PARKERSBURG - The Mid-Ohio Valley Chapter of the American Red Cross honored many throughout the community Wednesday for assistance provided during emergency efforts during the derecho this summer.
Representatives from 20 local businesses, civic organizations, cities, schools, foundations and others gathered at the Red Cross building on Eighth Street for a ceremony. The Red Cross honored those who helped during the massive blackout following storms in late June where power was out to many areas for several days.
Each one was presented with a "Thank You" certificate from the Red Cross and a family first aid kit.
Belpre Mayor Mike Lorentz accepts a “Thank You” certificate and a family first aid kit from Sharon Callow. (Photo by Brett Dunlap)
''Our little event here is in honor of all of you who helped during the derecho,'' said Executive Director Sharon Callow. ''We won't forget it.
''Just know that when there is a disaster, the Red Cross is here and available. We will continue to be here for this community.''
Volunteers do a lot of work to prepare to respond to and work with situations, like the derecho, said Chip Pickering of the Mid-Ohio Valley Chapter of the American Red Cross Board.
''It is a beautiful thing to see it all come together,'' he said. ''It was a challenge for the community to ride through, but we did it and it happened well because of the people who were prepared.
''You all made a significant contribution to the community's response.''
Parkersburg Mayor Bob Newell thanked the Red Cross for getting food to people at cooling stations at the City Building and helping others throughout the community.
''Everyone really stepped up,'' Newell said. ''People talked about our preparedness and quite frankly, I think we were prepared. I think it went very well considering with the lack of electricity and the weather.''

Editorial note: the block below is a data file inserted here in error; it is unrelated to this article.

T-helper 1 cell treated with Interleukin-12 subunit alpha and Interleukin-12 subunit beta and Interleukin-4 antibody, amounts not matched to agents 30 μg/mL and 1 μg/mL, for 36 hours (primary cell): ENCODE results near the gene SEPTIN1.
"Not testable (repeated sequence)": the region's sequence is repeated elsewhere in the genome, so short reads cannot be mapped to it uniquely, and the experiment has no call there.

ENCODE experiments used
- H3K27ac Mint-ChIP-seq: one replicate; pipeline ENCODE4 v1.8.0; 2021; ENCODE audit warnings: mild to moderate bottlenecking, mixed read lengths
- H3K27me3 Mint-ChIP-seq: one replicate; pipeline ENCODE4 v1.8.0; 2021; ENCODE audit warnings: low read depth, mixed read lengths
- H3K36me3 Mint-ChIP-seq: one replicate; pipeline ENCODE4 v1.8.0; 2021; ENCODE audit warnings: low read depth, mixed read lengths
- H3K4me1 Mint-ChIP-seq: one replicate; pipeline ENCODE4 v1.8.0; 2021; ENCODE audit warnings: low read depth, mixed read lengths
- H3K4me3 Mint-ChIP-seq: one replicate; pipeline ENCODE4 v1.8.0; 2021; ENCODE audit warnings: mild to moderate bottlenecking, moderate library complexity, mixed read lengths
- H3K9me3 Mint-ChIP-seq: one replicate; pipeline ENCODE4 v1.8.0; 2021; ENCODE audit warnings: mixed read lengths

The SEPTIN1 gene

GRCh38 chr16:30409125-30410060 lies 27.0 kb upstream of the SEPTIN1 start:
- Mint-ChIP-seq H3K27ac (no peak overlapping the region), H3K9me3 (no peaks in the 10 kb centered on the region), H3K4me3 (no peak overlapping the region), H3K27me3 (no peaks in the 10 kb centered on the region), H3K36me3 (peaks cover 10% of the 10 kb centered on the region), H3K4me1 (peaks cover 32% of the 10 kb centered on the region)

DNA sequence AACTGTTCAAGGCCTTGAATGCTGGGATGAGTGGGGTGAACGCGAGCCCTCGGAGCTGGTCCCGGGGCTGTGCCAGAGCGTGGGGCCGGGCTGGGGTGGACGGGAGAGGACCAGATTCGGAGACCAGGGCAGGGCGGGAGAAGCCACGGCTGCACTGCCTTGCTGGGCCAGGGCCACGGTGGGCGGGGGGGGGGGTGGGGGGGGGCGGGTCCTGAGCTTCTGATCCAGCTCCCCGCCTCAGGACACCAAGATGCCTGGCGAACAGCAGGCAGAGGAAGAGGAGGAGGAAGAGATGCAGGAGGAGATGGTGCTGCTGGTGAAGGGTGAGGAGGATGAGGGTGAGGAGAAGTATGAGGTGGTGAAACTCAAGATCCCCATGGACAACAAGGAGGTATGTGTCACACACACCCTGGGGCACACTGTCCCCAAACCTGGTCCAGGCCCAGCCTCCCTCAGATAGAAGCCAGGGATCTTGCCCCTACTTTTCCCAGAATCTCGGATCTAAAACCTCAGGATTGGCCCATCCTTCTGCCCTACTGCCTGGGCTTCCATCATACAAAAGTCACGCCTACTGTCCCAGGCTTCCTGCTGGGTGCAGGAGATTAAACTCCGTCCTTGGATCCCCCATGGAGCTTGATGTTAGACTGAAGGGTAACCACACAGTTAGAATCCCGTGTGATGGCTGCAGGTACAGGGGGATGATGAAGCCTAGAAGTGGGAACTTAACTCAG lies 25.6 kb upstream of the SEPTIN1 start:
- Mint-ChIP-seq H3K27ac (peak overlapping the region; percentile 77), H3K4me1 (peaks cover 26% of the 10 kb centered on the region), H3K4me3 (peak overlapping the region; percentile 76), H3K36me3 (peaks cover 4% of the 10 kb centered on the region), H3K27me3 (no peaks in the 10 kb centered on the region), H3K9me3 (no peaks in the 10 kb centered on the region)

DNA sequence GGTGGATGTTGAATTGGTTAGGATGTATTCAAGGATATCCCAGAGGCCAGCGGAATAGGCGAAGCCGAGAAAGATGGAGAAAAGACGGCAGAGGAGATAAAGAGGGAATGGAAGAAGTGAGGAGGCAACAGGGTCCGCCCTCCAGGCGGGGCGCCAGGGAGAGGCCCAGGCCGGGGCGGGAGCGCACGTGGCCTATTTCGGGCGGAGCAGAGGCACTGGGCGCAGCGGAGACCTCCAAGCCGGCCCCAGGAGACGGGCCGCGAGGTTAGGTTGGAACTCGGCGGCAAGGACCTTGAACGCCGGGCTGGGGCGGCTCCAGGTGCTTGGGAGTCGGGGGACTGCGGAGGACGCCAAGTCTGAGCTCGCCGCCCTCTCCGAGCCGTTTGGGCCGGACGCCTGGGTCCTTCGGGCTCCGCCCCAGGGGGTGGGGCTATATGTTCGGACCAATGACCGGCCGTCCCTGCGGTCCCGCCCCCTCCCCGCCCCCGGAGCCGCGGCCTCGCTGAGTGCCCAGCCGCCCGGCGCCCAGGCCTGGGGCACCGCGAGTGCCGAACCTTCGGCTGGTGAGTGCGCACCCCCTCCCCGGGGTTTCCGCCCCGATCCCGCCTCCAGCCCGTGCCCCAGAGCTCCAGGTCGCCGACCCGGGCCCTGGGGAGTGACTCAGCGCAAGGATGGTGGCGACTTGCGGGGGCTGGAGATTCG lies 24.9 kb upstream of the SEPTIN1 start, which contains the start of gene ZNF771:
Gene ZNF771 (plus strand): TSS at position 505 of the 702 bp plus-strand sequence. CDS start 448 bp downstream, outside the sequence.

The mayor presented a $5,000 donation from the city to the local Red Cross chapter.
Boy Scouts helped deliver ice and water, Wood County Schools opened the kitchens at Parkersburg South High to prepare meals and Lowe's in Vienna was a staging area to get people ice, water and other needed supplies. Many people and foundations made monetary donations to help the Red Cross do more locally.
Wood County Schools Superintendent Pat Law said the school system was proud of its staff, especially Food Services Manager Beverly Blough, who was working 18-20 hour days to get meals made at Parkersburg South High School.
''We were pleased to be a small part of this huge effort in helping our community recover,'' he said.
Callow commended Delegate John Ellem, R-Wood, his wife, Sherry, and especially their daughter, Sara, 7, for volunteering at a station at Lowe's in Vienna where supplies were being organized and handed out to people.
''(Sara) came and worked all day long,'' Callow said. ''She was a trooper.''
Sara wanted to stay when others were getting tired and wanted to go home, Sherry Ellem said. Even with being made to take a break in the middle of the day, Sara put in around 12 hours of work.
''That is what life is about, being able to pass that type of volunteerism on to the next generation,'' Sherry Ellem said. ''It made me proud as a parent to think we had instilled that to her at such a young age.
''I had no idea she had that type of endurance. I am telling you all, don't exclude kids from what we do every day.''
The area's media outlets were commended for getting information out to the public about needed services and what was happening. Officials acknowledged the valuable role social media played in getting information out to people.
Red Cross officials are continuing to look at what went well and what needs to be done, trying to improve things.
''The next time it will happen and it will happen again or something different will happen; we will have prepared ourselves to make the process better for our community,'' Pickering said.